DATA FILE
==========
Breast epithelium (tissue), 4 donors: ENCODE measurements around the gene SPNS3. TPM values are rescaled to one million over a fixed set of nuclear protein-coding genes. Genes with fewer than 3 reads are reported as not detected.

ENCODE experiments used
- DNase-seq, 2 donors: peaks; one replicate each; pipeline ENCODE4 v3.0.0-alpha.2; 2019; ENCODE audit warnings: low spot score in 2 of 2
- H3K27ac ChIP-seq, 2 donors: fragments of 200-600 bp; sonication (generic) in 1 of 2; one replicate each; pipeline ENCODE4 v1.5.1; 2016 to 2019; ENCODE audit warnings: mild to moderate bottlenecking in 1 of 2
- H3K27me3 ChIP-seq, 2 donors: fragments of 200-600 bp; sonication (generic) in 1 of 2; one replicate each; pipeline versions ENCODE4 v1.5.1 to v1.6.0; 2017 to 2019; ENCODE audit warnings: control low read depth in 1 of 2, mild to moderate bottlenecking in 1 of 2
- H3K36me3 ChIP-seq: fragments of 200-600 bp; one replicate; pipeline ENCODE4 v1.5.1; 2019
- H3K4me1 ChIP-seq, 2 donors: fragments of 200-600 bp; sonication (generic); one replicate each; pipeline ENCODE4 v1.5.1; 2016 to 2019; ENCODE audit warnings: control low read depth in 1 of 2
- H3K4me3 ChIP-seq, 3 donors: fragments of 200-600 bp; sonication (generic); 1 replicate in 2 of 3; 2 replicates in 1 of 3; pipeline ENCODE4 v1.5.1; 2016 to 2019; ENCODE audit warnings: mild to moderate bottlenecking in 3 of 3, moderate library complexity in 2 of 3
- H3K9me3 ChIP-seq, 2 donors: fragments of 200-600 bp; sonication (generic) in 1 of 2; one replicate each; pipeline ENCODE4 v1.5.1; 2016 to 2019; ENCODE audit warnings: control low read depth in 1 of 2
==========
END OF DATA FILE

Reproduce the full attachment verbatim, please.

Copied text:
Breast epithelium (tissue), 4 donors: ENCODE measurements around the gene SPNS3. TPM values are rescaled to one million over a fixed set of nuclear protein-coding genes. Genes with fewer than 3 reads are reported as not detected.

ENCODE experiments used
- DNase-seq, 2 donors: peaks; one replicate each; pipeline ENCODE4 v3.0.0-alpha.2; 2019; ENCODE audit warnings: low spot score in 2 of 2
- H3K27ac ChIP-seq, 2 donors: fragments of 200-600 bp; sonication (generic) in 1 of 2; one replicate each; pipeline ENCODE4 v1.5.1; 2016 to 2019; ENCODE audit warnings: mild to moderate bottlenecking in 1 of 2
- H3K27me3 ChIP-seq, 2 donors: fragments of 200-600 bp; sonication (generic) in 1 of 2; one replicate each; pipeline versions ENCODE4 v1.5.1 to v1.6.0; 2017 to 2019; ENCODE audit warnings: control low read depth in 1 of 2, mild to moderate bottlenecking in 1 of 2
- H3K36me3 ChIP-seq: fragments of 200-600 bp; one replicate; pipeline ENCODE4 v1.5.1; 2019
- H3K4me1 ChIP-seq, 2 donors: fragments of 200-600 bp; sonication (generic); one replicate each; pipeline ENCODE4 v1.5.1; 2016 to 2019; ENCODE audit warnings: control low read depth in 1 of 2
- H3K4me3 ChIP-seq, 3 donors: fragments of 200-600 bp; sonication (generic); 1 replicate in 2 of 3; 2 replicates in 1 of 3; pipeline ENCODE4 v1.5.1; 2016 to 2019; ENCODE audit warnings: mild to moderate bottlenecking in 3 of 3, moderate library complexity in 2 of 3
- H3K9me3 ChIP-seq, 2 donors: fragments of 200-600 bp; sonication (generic) in 1 of 2; one replicate each; pipeline ENCODE4 v1.5.1; 2016 to 2019; ENCODE audit warnings: control low read depth in 1 of 2